Before we get into the subject of how to cook Thai glutinous rice, aka sticky rice, let’s talk first about what kind of rice it actually is. Because it’s understandably confusing! The term “sticky rice” is used to refer to so many types of rice—from different types of short grain Japanese, Chinese, or Korean rice to medium grain Calrose and the various types of short grain rice used in Italian and Spanish cuisines. Things get so confusing that nearly every time I write about the traditional way the Thai and Lao people cook their sticky rice, I get questions from people wanting to know why you can’t just throw the blessed rice into a pot and cook it with water. After all, they ask, isn’t that how the Japanese cook their sushi “sticky” rice?
How to Buy the Right Sticky Rice
In the context of Thai cooking, “sticky rice” refers to long grain glutinous rice that is consumed most commonly in the north and northeastern parts of the country. The opaque white rice is usually marketed as Thai sweet or glutinous rice in the United States. Look for a Thai brand, such as Three Horses or Rose. When in doubt, look for the word “Thai,” “sweet rice,” “glutinous rice,” “Thailand,” or ข้าวเหนียว on the package. The more of these components you see together on the package, the more likely you have the right type of rice. Once you have the right type of rice, everything from this point on is easy.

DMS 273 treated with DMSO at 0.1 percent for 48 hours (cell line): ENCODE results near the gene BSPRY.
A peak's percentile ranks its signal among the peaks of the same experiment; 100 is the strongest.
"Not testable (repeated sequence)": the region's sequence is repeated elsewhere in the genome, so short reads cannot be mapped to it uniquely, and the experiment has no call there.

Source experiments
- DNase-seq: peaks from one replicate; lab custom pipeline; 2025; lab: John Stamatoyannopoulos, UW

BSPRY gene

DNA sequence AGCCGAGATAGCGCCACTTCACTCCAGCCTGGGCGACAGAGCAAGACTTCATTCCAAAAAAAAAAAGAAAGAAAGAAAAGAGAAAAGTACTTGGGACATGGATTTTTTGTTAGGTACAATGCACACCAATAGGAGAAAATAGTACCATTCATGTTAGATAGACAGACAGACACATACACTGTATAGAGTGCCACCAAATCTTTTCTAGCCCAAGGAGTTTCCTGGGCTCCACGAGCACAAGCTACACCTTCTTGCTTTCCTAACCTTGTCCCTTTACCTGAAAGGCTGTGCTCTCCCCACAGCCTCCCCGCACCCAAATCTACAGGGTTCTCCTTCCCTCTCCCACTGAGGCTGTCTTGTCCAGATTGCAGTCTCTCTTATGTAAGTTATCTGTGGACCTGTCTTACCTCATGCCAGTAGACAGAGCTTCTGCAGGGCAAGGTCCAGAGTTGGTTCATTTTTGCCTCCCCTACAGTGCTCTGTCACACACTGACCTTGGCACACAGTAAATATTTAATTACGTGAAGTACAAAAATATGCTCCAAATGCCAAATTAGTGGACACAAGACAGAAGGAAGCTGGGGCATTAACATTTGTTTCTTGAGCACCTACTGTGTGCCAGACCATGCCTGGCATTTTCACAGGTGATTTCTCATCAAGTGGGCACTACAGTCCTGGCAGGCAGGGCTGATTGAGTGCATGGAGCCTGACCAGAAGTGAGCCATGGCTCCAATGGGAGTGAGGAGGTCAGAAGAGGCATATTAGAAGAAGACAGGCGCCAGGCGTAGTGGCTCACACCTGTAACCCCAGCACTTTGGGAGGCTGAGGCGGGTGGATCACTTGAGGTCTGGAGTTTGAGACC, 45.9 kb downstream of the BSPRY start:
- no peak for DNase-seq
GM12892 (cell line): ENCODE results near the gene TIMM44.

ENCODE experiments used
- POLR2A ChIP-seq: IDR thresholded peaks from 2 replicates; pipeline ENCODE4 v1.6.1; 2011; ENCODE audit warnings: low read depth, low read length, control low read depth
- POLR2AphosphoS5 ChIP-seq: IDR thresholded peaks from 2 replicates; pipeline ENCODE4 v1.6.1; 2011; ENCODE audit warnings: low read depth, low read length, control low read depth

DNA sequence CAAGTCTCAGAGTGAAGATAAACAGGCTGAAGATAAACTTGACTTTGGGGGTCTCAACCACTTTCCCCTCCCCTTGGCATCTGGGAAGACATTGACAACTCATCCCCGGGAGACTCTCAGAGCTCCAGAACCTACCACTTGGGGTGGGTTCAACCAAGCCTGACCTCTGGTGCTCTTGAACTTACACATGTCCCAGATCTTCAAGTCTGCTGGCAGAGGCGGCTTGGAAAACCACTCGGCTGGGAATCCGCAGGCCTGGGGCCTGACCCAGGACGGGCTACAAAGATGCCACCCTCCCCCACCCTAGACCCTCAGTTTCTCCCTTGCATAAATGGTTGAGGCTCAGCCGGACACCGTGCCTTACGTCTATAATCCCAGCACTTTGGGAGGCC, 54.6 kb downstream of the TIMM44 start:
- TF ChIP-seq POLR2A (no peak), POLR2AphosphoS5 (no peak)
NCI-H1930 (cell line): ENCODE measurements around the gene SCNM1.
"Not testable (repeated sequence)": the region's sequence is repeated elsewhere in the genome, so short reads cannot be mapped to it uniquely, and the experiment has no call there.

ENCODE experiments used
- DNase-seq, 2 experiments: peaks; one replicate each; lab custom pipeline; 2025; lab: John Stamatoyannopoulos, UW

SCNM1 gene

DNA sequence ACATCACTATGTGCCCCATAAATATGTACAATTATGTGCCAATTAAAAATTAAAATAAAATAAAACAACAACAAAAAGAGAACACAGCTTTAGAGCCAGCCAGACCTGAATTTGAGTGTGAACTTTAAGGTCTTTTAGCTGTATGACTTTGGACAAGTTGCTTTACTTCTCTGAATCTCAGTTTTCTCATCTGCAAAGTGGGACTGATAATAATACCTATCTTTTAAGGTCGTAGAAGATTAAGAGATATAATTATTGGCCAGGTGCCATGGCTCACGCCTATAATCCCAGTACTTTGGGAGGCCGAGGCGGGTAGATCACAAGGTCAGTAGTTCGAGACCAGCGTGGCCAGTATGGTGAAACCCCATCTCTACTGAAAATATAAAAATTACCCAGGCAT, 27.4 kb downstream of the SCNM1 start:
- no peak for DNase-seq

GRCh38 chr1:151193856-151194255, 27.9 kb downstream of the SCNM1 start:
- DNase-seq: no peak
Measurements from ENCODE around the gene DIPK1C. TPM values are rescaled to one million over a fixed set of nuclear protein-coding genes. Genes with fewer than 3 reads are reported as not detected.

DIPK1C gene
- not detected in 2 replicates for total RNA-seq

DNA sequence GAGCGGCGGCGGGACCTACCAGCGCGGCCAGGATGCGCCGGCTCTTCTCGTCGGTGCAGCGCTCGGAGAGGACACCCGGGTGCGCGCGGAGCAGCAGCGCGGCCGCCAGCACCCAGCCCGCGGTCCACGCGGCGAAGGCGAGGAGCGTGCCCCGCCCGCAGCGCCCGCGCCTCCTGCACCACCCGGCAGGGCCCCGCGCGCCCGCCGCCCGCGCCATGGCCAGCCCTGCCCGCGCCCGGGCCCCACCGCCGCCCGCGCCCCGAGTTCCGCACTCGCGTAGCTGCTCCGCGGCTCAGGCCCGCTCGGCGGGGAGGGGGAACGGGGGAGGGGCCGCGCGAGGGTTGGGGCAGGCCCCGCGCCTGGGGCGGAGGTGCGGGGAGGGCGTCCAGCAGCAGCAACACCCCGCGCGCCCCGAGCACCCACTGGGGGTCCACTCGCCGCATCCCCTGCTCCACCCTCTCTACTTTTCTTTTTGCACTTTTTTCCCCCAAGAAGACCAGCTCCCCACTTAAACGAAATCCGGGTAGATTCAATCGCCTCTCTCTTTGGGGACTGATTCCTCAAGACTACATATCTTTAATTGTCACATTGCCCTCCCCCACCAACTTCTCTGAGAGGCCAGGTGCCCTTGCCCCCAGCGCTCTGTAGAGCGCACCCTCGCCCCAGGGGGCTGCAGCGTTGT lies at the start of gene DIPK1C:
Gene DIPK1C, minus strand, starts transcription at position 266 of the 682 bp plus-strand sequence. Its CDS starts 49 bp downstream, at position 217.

Three Ways to Make Sticky Rice
The Thai, especially northerners and northeasterners as mentioned above, eat glutinous rice so much and so routinely that a tool has been devised exclusively to help them cook this type of rice just how they like it—with grains that hold their shape, not too hard or dry and, by all means, not too wet or sticky. When cooked this way, the rice lends itself well to be eaten with the hand, as is traditionally done. To eat cooked sticky rice, the Thai traditionally pinch off a walnut-sized chunk and knead it lightly with their fingers to form an oblong ball that they use to dip into a savory relish or scoop up chunkier foods.
1. The Traditional Way: a Bamboo Basket
The previously-mentioned uni-tasking device is a combo of a tall aluminum pot with narrow opening (a spittoon lookalike) and a conical bamboo basket. You fill the pot with water and put the soaked and drained sticky rice in the basket. Then you put the basket on the pot, making sure the bottom of the basket does not touch the water, and bring the water to a boil. As the water boils, it will release steam that rises up and cooks the rice in the basket, causing it to soften and become sticky. You flip the rice once or twice during the cooking as necessary. Soon you end up with a basket of warm sticky rice ready to be eaten or used in a recipe. The problem with this traditional tool is that it is a uni-tasker that takes up quite a bit of space and is pretty hard to clean. The good news is there are other options.
2. For a Few People: use a Splatter Guard